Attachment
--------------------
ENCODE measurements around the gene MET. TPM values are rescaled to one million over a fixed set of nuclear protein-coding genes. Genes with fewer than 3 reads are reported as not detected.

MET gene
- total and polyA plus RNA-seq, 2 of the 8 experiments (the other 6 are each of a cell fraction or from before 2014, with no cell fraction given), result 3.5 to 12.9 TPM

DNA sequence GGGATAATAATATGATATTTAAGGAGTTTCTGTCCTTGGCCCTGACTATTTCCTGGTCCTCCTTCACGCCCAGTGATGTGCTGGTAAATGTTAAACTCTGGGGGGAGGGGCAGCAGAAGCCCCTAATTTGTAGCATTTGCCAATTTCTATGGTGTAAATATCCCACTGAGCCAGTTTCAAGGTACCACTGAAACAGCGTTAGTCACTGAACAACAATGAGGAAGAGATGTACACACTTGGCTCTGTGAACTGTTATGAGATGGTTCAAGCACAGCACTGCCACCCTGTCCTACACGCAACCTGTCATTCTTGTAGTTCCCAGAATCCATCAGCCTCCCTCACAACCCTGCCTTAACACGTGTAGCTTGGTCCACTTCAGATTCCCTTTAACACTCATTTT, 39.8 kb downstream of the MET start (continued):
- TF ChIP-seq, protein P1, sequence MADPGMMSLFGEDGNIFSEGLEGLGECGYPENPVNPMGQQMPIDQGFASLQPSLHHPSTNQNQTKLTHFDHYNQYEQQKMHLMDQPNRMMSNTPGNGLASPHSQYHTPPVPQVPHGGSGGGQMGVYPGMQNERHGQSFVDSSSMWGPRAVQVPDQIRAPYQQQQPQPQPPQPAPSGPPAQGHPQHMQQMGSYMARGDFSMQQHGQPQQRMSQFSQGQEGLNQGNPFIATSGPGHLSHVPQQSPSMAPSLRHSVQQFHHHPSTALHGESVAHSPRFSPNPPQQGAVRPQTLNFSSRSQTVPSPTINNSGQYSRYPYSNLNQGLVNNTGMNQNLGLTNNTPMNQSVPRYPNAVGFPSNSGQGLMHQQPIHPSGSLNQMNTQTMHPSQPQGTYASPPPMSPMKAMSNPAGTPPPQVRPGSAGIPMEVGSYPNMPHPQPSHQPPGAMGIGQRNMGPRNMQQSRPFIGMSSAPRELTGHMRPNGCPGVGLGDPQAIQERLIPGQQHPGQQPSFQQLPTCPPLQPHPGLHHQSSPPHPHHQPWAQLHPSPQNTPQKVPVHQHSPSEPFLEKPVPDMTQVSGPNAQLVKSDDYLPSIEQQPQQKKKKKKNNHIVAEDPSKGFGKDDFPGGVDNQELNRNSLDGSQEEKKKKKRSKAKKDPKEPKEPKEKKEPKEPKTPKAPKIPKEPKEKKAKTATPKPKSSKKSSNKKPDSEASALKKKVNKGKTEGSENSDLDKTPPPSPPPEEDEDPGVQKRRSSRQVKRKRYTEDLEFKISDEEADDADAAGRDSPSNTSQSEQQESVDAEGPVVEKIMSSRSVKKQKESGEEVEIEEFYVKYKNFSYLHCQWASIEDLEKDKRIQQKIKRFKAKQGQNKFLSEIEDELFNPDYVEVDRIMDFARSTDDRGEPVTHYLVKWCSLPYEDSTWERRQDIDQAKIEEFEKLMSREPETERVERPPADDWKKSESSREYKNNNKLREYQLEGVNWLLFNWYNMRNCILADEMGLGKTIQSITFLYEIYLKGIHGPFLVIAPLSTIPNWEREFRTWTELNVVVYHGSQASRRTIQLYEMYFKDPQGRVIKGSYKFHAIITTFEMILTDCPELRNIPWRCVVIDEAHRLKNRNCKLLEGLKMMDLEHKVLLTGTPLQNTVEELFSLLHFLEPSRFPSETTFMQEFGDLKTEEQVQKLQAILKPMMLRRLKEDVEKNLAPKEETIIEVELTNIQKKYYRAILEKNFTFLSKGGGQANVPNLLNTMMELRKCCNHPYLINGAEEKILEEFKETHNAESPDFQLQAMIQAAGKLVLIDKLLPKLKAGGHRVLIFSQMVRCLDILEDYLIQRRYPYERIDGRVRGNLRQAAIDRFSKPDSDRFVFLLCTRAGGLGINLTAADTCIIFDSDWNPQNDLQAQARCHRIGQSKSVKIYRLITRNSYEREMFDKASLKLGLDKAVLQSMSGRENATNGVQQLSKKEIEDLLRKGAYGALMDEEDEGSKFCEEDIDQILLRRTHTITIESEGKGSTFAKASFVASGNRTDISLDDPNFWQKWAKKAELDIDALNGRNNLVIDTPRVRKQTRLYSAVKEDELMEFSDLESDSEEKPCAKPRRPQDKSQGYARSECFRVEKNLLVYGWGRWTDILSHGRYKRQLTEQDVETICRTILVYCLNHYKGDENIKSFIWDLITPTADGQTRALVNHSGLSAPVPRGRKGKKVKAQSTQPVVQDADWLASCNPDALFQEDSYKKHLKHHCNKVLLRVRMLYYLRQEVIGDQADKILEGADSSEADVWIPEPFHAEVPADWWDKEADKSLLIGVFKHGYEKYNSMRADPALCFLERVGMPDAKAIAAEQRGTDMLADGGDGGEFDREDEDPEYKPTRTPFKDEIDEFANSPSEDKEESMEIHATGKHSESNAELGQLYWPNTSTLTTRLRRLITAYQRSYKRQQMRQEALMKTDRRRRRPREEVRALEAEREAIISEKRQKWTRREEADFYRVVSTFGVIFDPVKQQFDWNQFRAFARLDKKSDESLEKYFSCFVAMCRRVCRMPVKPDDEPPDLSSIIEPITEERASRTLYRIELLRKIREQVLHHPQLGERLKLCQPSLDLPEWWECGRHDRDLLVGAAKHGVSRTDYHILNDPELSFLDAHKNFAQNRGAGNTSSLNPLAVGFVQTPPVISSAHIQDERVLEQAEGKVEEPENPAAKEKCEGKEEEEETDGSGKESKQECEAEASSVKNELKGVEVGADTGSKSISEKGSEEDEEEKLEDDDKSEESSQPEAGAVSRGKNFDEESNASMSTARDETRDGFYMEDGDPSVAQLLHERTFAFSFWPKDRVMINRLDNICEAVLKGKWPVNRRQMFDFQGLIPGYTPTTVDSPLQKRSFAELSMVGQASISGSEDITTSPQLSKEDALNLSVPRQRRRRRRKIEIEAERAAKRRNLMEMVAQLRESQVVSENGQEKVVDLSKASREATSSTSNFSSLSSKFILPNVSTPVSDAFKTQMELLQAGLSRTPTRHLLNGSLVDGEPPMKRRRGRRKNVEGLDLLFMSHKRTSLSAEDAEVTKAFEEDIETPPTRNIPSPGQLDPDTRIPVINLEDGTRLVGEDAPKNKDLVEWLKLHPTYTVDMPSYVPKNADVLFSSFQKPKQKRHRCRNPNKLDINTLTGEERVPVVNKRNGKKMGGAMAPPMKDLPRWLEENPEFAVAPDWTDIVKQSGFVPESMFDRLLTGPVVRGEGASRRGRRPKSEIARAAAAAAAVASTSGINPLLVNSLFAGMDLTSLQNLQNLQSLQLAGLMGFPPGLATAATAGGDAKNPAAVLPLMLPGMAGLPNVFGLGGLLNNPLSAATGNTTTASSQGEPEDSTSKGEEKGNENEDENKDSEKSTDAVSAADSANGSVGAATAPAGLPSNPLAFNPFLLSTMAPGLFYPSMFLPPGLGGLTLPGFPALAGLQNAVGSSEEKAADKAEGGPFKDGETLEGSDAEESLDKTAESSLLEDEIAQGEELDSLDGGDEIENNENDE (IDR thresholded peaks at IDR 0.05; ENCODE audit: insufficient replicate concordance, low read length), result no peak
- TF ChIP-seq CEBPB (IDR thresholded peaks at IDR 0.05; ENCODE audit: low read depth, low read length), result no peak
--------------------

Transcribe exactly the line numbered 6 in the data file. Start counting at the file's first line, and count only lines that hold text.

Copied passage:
- TF ChIP-seq CEBPB (IDR thresholded peaks at IDR 0.05; ENCODE audit: low read depth, low read length), result no peak